The Beatles Vinyl Bootlegs Discography
It was 20 years ago today… well, not really!
It was more like 30 years ago when the four of us started pooling together the information on Beatles vinyl bootlegs and label variations that we’d already been fanatically collecting for many years. As collectors, our goal was, naturally, to acquire all of the unreleased recordings from The Beatles that had been issued on bootleg – and in the best possible sound quality. Unfortunately, we lacked a reliable and comprehensive source of information that would guide us in this search. Of course, several books had been written on the subject, and there was always the bootleg catalog “Hot Wacks” to refer to, but these sources usually just copied the information from the LPs themselves, where tracks were either incorrectly labeled or not identified at all. Information on the difference in sound quality between the various vinyl bootlegs was even harder to find. As we learned, the same record from the very same stamper could sound quite different depending which pressing you were listening to. This was mostly true for CBM, definitely the number one label for Beatlegs (if not only for the width of its catalogue). Most of the original CBM releases were pressed on good sounding vinyl, where the later issues often suffered from poor and noisy pressings.
The rule of thumb, not surprisingly, is that the earlier the pressing, the better the record sounds – and the way to know if you have an early pressing of a bootleg (or not) is by looking at the record label. Consequently, we were led into dating the various bootleg labels which, rather than being used haphazardly, were generally consistent enough for us to identify a specific year (if not month) of release, thus permitting us to reconstruct a chronology in much the same way as has been done for the discographies of official labels.
To go back again a few decades, our intention was to publish a book with all of the information we had collected with our detective work. Once we’d finished the work, however, we found that adding photos of the covers and labels represented a massive challenge, both in terms of time and expense. Remember, back then we didn’t have digital cameras, just 35mm film, and adding the number of illustrations we would have needed to make the book a success simply made the project untenable.
And so there it sat – until now!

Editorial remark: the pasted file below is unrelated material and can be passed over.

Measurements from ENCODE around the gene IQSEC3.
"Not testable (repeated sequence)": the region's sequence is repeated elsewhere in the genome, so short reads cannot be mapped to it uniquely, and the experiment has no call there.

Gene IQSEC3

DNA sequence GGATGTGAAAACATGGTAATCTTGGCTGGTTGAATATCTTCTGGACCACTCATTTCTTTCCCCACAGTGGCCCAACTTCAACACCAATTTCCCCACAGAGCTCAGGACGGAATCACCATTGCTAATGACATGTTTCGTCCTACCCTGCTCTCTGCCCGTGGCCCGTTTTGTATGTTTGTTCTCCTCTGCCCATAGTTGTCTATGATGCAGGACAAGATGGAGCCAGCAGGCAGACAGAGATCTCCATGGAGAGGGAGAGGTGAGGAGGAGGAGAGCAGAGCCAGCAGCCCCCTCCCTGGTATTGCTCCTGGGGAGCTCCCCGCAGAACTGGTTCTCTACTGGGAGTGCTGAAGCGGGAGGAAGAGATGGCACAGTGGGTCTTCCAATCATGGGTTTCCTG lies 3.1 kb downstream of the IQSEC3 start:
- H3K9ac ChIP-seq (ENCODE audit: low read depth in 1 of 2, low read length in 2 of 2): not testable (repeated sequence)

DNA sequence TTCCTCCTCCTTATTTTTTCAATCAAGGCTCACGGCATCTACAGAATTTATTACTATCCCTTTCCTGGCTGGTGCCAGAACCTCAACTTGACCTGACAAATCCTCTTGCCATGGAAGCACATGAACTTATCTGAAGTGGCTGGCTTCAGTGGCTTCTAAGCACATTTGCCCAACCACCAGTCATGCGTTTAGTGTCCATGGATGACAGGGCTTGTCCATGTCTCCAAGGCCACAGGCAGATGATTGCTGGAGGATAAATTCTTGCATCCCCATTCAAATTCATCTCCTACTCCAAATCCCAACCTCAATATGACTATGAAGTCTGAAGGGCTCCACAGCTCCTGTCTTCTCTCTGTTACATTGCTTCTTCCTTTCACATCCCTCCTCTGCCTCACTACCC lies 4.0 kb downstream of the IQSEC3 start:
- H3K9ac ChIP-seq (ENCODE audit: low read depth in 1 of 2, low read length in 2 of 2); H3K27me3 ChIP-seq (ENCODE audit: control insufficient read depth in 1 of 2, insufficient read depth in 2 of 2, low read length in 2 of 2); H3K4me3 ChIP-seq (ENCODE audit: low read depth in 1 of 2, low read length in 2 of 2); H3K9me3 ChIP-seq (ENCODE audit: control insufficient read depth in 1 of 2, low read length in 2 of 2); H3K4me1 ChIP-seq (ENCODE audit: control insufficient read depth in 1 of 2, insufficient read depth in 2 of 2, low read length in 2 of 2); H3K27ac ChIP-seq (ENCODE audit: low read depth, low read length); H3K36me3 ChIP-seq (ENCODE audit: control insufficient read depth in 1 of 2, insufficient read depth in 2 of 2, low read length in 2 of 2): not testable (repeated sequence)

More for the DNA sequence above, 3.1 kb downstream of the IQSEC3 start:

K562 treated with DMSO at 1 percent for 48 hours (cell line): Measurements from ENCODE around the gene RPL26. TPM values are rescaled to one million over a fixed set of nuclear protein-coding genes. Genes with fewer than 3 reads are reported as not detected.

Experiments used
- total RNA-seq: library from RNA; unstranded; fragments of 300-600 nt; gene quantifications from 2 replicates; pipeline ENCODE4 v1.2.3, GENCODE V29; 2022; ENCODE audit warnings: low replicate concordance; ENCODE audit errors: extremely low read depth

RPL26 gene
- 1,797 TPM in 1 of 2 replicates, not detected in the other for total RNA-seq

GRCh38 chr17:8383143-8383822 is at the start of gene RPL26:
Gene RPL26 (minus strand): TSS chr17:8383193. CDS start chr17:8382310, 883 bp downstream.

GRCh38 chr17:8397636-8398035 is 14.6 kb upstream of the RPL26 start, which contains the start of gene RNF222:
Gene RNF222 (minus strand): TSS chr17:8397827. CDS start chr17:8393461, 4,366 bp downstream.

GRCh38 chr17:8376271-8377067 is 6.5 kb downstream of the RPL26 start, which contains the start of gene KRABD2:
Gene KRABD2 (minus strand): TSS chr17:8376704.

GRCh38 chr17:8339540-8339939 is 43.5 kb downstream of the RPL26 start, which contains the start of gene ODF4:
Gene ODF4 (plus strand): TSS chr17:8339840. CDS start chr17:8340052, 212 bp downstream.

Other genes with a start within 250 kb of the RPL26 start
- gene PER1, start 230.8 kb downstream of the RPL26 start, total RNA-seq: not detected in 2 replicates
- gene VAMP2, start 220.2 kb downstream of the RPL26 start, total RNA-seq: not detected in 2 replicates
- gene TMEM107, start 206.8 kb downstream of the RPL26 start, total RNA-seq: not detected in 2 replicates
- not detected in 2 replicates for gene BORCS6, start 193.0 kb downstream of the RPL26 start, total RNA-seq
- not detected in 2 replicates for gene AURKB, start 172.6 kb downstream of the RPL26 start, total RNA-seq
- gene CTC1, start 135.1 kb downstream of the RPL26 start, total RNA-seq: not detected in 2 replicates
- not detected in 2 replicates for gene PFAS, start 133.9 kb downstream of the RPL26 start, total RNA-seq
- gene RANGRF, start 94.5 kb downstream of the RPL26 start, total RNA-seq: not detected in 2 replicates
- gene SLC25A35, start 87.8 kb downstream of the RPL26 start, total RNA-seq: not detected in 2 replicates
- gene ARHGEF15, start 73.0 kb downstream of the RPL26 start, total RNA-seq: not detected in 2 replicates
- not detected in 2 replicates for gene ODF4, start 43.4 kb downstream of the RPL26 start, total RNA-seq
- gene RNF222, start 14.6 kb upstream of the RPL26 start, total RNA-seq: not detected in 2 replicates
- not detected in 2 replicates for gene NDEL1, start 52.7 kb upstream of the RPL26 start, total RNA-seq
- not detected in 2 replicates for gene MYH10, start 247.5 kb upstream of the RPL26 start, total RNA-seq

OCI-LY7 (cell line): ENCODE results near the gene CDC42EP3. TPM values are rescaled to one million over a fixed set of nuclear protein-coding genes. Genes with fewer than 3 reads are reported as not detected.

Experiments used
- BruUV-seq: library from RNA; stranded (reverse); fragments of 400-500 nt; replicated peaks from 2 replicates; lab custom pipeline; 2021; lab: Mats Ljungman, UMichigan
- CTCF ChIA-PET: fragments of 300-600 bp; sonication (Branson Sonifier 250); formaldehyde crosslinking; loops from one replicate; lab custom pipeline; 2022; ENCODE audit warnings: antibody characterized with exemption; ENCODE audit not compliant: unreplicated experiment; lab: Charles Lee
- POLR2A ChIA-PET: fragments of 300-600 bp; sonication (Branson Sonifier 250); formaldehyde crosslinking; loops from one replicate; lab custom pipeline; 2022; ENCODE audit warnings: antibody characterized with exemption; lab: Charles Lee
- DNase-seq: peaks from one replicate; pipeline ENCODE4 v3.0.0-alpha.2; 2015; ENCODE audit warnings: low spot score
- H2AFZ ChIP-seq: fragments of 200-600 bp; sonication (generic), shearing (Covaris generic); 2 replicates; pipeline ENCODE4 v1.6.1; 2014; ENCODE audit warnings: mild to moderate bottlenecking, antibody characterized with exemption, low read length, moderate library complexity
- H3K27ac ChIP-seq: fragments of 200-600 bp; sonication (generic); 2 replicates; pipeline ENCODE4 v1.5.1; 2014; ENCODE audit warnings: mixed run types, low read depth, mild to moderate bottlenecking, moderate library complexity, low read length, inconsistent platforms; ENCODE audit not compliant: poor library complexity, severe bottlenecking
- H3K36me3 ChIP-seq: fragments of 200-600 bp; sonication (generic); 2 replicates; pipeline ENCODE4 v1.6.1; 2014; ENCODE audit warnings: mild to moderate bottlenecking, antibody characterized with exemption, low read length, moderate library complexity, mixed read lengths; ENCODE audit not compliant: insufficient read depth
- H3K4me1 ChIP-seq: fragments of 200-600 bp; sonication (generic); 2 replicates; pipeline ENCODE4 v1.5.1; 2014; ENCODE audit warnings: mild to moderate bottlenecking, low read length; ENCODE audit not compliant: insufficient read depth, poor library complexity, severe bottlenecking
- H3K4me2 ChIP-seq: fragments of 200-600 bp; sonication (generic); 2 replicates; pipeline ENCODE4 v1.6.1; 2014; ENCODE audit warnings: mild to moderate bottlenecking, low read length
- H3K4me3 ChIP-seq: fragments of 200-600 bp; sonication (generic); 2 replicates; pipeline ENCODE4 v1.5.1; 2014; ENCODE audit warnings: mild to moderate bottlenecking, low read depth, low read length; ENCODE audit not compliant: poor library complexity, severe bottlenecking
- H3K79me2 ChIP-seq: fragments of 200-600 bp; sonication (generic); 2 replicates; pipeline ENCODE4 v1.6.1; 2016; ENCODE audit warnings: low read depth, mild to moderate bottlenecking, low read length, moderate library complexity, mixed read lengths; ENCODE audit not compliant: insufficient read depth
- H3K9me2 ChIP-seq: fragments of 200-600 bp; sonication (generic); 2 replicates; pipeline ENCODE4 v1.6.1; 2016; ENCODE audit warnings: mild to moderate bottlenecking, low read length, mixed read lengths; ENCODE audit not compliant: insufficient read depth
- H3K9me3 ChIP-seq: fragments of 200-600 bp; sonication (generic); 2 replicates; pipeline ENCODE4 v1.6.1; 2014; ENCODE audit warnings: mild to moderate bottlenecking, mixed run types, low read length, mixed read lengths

The good news is that we are now happy to release this information for free via this dedicated website, bit by bit, starting with a handful of records. Again, all of the research and writing has been done – it’s merely a matter of the various team members finding the time and energy to gather the images and create the various webpages for each record. This will be an on-going project as pages are added and updated, so check back often, and please feel free to contact us with any information you might have that we might have missed.
What will you (and won't you) find here?
Except for some special releases, only records of The Beatles as a group are listed on this site (which means that bootlegs from the solo Beatles aren’t covered here). Pirate records (that is, those which simply copy officially released recordings) are also not considered here, with only one notable exception because of the historical interest of the releasing company. With a few exceptions, we've also ignored bootleg 45 r.pm. singles - particularly since the material on them would almost always end up on an album anyway.
Also, since at the end of the eighties vinyl was effectively replaced by CD, we will conclude this study with the records released at that time. Only some particularly important records pressed after 1990 will be included. Most of the countless vinyl records published in the last few decades will not be listed, nor should they be, since most of them are no doubt mastered from the same digital source as the corresponding CDs.
How to use the site?
In the INDEX you will see a list of bootleg albums, arranged in alphabetical order. Where different records use the same title (and sometimes the same cover) they are differentiated in the INDEX based on the company or the matrix number etched in the runoff grooves. Cross-links in the text will help in tracing the records that were copied from an earlier release. When several records, often with different titles, were copied from one original release we usually discuss them following the original release.
About The Authors
Andrew Butcher was introduced to unreleased Beatles recordings when he first saw the "Some Other Guy" Granada clip on the telly in 1980. "Is there more?", he naively asked to himself afterwards.
Massimo Meregalli, a university researcher, has been collecting Beatles records since the early seventies. He now owns more than 1200 Beatles unofficial releases.
Pierpaolo Rizzo, MD and part-time musician, was first introduced to the Beatles’ music in 1969 (2 years old), grew with it and is currently getting old with it. Started collecting unreleased material in 1980, still does.
Doug Sulpy has authored a half-dozen books on The Beatles, and published “The 910” newsletter for many years. You can check out his work at dougsulpy.com.
Andrew, Massimo and Doug, back in March, 1992 in Middletown, N.J.,
as our study of Beatles bootlegs reached its zenith.
Watching us from the trees is the spirit of Pierpaolo, who was physically in Berlin, Germany.